A layer of photoresist 18 is then coated onto the mask layer 16. The photoresist is masked, exposed and developed in KOH as per conventional techniques. Note that as an alternative to a silicon mask layer 16 and photoresist 18, a single layer of silicon-rich photoresist (having a low etch rate in an O2 plasma) may be used. Such a photoresist may be formed by exposing a standard photoresist to a hardening solution such as HMDS. The photoresist will absorb the silicon present in these compounds, making the photoresist silicon-rich.
As shown in FIG. 1B, mask layer 16 is etched through the photoresist 18 in a CF4 +O2 anisotropic plasma etch. The structure is etched for a time period sufficient to transfer the pattern formed in the photoresist to the mask layer 16. During this process, the underlying strippable layer 14 is not etched since the polyimide does not etch appreciably in CF4 +O2 plasma.
Then, as shown in FIG. 1C, the gas content of the etch gas is changed from CF4 +O2 to pure O2, such that the strippable layer 14 as well as the polyimide 12 are isotropically etched. The mask layer 16 protects the upper surface of the strippable layer 14 during this etching step. As the underlying layers are etched, the photoresist layer 18 is removed. This etch step can be completed using a plasma etch or a high pressure reactive ion etch.
The profile of the apertures etched into the strippable layer 14 and the polyimide layer 12 is a function of the etch temperature, time, etc. It is the respective thicknesses of the two layers which yields the controllable slope of the sidewalls of the via holes etched into the polyimide layer 12. This feature is illustrated more fully in FIGS. 2A-2E. As shown in FIG. 2A, the slope of the sidewalls of the via hole is approximately 60° when the strippable layer 14 and the polyimide layer 12 are of the same thickness. The slope of the sidewall is given by ##EQU1##
As shown in FIG. 2B, notice that the slope decreases to 53° when the thickness of the strippable layer 14 equals 1.5× the thickness of the polyimide layer 12. As shown in FIG. 2C, the angle decreases to 48° when this ratio is 2:1; as shown in FIG. 2D, the angle is 41° when this ratio is 3:1; and, as shown in FIG. 2E, the angle is 37° when this ratio is 4:1. For each of the examples shown in FIGS. 2A-2E, the overall profile of the aperture etched into layers 12 and 14 is the same. As the thickness of layer 14 increases with respect to layer 12, the sidewalls of the vias etched into polyimide layer 12 are defined to a greater extent by the bottom portion of the overall aperture profile. Thus, since the overall aperture profile has a decreasing slope at its bottom region, the via hole sidewall slope decreases as the thickness of layer 14 increases.
After the aperture is completely formed in layers 14 and 12, the plasma etch gas is changed from pure O2 back to a CF4 +O2 mixture, and the mask layer 16 is removed. Finally, as shown in FIG. 1D, the strippable layer is removed by wet etching in an N-methyl pyrrolidinone (NMP) solution, leaving the polyimide 12 with via holes having sidewalls of a predetermined slope. The via holes formed in the manner of the invention can be metallized using any one of the many known metallization processes. As previously mentioned, the strippable layer 16 consists of a material such as polyimide cured to 120° C. which can be removed by wet etch stripping without appreciably effecting the underlying polyimide 12. Prior to the NMP strip step, the strippable layer 14 can be exposed to a short oxygen plasma ash in order to remove any impurities. This step enhances the strippability of the strippable layer 14.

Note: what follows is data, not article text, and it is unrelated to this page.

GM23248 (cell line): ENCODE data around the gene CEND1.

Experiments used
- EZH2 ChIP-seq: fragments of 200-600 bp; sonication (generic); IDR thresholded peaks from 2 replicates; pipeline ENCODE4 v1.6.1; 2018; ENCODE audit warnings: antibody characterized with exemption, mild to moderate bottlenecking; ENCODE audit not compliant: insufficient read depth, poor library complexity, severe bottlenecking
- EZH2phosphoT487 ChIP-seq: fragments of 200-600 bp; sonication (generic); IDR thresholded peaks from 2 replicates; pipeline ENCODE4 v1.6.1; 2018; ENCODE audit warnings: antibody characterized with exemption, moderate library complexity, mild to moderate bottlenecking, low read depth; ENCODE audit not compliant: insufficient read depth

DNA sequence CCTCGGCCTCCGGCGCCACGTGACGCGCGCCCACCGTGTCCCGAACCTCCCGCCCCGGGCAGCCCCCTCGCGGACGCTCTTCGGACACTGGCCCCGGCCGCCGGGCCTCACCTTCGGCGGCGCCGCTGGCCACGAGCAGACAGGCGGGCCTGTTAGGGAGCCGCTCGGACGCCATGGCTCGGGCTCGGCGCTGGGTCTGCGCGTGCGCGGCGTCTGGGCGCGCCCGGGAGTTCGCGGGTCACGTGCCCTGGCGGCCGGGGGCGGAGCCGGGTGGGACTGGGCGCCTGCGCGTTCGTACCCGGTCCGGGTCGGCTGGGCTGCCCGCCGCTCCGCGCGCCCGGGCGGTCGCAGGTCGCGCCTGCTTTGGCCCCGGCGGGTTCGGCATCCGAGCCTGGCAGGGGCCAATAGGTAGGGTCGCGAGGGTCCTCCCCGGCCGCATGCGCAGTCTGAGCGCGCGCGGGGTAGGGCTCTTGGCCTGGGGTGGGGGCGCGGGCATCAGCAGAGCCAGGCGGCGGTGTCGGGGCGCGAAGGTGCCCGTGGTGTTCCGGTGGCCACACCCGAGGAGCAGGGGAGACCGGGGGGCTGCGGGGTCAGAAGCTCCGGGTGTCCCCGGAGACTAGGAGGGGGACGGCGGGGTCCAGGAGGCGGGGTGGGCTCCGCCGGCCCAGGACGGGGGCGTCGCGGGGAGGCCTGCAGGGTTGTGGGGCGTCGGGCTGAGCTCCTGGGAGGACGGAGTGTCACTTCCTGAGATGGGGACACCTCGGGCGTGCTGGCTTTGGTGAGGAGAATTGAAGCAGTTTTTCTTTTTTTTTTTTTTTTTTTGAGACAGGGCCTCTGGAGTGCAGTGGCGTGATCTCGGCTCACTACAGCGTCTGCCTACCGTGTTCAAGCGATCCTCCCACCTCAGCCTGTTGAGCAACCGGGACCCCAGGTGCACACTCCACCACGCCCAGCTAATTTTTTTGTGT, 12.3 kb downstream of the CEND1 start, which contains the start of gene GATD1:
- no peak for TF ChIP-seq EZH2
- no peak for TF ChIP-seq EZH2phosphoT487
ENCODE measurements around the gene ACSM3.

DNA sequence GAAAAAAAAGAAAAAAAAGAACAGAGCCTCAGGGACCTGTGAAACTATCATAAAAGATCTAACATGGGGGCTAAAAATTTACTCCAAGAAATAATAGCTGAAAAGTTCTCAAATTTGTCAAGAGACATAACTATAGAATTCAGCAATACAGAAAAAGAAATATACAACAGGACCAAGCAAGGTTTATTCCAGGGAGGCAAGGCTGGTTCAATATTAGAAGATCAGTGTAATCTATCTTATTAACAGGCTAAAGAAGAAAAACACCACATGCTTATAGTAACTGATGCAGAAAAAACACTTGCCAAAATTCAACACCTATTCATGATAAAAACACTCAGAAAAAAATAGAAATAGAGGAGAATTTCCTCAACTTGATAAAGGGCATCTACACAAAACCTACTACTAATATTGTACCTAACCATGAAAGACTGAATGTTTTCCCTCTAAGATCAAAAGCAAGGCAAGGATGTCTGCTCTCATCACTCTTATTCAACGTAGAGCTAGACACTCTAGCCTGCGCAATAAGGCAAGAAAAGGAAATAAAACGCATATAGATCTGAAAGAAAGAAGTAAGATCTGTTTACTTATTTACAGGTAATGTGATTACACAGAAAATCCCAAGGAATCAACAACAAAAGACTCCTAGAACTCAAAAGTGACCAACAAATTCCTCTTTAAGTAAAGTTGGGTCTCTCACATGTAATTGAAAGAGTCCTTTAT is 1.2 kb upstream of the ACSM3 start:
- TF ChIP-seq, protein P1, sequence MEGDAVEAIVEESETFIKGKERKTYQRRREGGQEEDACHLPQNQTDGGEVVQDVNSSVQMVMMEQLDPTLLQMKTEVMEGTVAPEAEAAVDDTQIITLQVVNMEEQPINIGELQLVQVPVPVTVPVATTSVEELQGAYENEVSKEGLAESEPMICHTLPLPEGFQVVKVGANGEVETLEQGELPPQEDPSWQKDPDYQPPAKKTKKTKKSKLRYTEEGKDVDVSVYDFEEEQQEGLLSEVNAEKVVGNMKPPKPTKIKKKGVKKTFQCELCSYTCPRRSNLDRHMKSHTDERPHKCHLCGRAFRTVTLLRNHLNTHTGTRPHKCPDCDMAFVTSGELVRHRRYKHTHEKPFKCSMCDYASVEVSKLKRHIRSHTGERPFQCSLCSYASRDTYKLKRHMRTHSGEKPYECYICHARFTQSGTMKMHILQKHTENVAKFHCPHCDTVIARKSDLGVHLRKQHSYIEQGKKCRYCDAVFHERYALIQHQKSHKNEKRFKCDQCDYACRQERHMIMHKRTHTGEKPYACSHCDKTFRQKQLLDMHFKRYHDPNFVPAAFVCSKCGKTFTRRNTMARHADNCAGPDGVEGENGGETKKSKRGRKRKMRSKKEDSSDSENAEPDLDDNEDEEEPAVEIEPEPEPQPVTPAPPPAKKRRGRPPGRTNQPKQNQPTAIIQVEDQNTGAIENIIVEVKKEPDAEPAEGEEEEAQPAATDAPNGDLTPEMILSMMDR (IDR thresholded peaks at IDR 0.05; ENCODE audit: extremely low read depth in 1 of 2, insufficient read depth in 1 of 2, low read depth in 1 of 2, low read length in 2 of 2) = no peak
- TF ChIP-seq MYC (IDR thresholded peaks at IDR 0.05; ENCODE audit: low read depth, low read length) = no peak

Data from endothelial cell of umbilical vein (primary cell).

Thus, as described above, the inventors have proposed a method of selectively tailoring the sidewall slope of via holes formed in an insulating layer. The invention enables a process designer to select the most advantageous sidewall slope for the metallization pattern to be employed. It is to be noted that the concepts of the invention can be extended to a wide range of via hole formation and metallization techniques. For example, these concepts can be applied to a structure wherein a silicon oxide layer performs the function of polyimide layer 12, a silicon nitride layer performs the function of strippable layer 14, and a patterned aluminum layer performs the function of the non-erodible mask.
It is to be understood that various modifications to the structures and teachings of the invention as described above can be made without departing from the spirit and scope of the present invention.
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|US4846929 *||Jul 13, 1988||Jul 11, 1989||Ibm Corporation||Wet etching of thermally or chemically cured polyimide|
|US4883744 *||May 17, 1988||Nov 28, 1989||International Business Machines Corporation||Forming a polymide pattern on a substrate|
|US4911783 *||Apr 13, 1988||Mar 27, 1990||Bbc Brown Boveri Ag||Process for etching recesses in a silicon substrate|
|US4935278 *||Apr 28, 1988||Jun 19, 1990||International Business Machines Corporation||Thin film magnetic recording disk and fabrication process|
|US5320979 *||Aug 3, 1993||Jun 14, 1994||Nippon Telegraph And Telephone Corporation||Method of connecting wirings through connection hole|
|US5342736 *||Jan 16, 1992||Aug 30, 1994||Industrial Technology Research Institute||Method of wet etching of polyimide|
|US5364816 *||Jan 29, 1993||Nov 15, 1994||The United States Of America As Represented By The Secretary Of The Navy||Fabrication method for III-V heterostructure field-effect transistors|
|US6127276 *||Aug 24, 1998||Oct 3, 2000||United Microelectronics Corp||Method of formation for a via opening|
|US7060624||Aug 13, 2003||Jun 13, 2006||International Business Machines Corporation||Deep filled vias|
|US20050037608 *||Aug 13, 2003||Feb 17, 2005||Ibm||Deep filled vias|
|US20100170870 *||Aug 18, 2009||Jul 8, 2010||National Cheng Kung University||Imprint process of thermosetting material|
|U.S. Classification||438/701, 438/713, 430/317, 438/704, 204/192.32, 257/E21.256, 438/978, 257/E21.252|
|International Classification||H01L21/302, H01L21/311, H01L21/3065|
|Cooperative Classification||Y10S438/978, H01L21/31138, H01L21/31116|
|European Classification||H01L21/311C2B, H01L21/311B2B|
|Jan 22, 1985||AS||Assignment|
Owner name: INTERNATIONAL BUSINESS MACHINES CORPORATION, ARMON
Free format text: ASSIGNMENT OF ASSIGNORS INTEREST.;ASSIGNORS:HOLLAND, KAREY L;HOLLAND, STEVEN P.;ABRAMS, ALLAN D.;AND OTHERS;REEL/FRAME:004361/0514
Effective date: 19850116
|Jan 18, 1990||FPAY||Fee payment|
Year of fee payment: 4
|Jan 24, 1994||FPAY||Fee payment|
Year of fee payment: 8
|Jun 16, 1998||REMI||Maintenance fee reminder mailed|
|Nov 22, 1998||LAPS||Lapse for failure to pay maintenance fees|
|Feb 2, 1999||FP||Expired due to failure to pay maintenance fee|
Effective date: 19981125